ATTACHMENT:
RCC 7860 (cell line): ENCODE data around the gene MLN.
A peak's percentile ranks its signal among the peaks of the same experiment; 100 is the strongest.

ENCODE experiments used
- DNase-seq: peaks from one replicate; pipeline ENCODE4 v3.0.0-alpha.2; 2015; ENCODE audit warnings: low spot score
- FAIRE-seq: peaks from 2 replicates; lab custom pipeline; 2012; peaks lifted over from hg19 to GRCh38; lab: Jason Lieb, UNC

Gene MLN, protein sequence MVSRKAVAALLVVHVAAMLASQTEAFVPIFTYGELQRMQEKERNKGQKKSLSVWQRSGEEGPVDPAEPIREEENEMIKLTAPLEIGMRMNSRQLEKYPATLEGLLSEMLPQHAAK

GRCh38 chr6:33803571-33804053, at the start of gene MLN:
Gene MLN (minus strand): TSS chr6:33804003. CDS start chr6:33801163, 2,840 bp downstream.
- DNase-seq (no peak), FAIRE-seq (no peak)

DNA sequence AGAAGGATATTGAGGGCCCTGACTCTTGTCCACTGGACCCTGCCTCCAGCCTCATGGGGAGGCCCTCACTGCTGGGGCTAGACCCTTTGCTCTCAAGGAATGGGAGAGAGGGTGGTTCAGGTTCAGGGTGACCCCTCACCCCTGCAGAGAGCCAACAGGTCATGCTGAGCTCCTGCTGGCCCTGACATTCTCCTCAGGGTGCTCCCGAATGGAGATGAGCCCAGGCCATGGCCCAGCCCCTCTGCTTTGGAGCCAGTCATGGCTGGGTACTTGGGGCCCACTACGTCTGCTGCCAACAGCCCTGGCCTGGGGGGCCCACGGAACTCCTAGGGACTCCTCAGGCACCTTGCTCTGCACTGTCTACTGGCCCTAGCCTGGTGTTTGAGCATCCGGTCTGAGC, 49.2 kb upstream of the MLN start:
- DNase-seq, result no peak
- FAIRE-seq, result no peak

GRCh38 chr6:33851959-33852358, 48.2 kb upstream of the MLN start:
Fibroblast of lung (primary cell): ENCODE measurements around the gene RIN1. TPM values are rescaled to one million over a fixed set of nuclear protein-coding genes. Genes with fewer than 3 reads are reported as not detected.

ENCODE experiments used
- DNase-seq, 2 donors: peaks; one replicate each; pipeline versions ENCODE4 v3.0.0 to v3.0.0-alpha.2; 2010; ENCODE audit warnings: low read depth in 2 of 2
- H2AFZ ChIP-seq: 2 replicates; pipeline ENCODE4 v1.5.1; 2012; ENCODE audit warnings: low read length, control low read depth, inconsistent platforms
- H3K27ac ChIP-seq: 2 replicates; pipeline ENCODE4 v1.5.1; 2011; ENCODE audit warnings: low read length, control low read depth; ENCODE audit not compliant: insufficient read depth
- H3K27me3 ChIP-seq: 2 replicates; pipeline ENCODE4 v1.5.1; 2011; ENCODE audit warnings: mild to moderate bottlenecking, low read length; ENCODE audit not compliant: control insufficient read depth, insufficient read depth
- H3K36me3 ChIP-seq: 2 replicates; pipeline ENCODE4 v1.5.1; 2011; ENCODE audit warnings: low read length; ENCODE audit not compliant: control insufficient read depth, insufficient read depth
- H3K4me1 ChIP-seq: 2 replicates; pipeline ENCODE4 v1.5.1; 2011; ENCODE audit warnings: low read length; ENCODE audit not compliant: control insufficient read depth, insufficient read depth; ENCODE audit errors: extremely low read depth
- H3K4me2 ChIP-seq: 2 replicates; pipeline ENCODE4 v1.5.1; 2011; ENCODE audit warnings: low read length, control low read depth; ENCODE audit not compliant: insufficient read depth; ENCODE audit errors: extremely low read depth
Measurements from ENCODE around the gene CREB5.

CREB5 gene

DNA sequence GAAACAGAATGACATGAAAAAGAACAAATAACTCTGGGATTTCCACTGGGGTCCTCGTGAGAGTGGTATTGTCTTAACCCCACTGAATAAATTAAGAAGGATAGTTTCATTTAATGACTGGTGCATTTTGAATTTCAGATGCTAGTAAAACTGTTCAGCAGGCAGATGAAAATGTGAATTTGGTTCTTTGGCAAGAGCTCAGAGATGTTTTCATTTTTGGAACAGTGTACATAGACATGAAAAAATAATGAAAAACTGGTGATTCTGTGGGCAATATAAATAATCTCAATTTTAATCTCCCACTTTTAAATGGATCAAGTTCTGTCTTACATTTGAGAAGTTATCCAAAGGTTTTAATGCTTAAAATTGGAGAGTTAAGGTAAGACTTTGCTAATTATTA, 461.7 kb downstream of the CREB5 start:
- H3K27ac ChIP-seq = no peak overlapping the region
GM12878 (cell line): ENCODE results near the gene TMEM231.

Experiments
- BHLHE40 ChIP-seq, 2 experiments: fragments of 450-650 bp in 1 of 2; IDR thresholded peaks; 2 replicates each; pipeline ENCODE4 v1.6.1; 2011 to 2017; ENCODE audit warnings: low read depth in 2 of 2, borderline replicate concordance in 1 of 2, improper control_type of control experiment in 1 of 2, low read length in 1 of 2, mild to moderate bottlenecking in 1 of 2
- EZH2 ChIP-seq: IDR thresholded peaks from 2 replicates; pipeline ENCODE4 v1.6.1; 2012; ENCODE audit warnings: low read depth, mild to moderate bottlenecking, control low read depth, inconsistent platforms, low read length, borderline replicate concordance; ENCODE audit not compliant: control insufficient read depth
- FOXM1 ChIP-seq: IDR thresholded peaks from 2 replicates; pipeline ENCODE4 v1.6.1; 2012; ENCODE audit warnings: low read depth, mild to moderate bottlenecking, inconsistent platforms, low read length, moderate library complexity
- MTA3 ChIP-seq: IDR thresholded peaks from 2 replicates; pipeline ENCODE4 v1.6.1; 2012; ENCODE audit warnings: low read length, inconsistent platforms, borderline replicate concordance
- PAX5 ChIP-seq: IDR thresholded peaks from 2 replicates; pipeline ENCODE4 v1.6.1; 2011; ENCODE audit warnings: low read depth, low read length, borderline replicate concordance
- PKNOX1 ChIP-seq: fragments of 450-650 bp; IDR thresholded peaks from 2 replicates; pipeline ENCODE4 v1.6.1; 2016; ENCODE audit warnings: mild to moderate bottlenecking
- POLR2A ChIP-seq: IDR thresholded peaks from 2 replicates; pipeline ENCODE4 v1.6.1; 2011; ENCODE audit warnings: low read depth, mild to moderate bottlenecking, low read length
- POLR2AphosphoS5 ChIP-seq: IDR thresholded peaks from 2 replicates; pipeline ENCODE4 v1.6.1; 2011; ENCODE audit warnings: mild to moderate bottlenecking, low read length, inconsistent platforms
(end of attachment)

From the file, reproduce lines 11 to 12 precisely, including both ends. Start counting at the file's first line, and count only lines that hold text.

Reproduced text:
- DNase-seq, result no peak
- FAIRE-seq, result no peak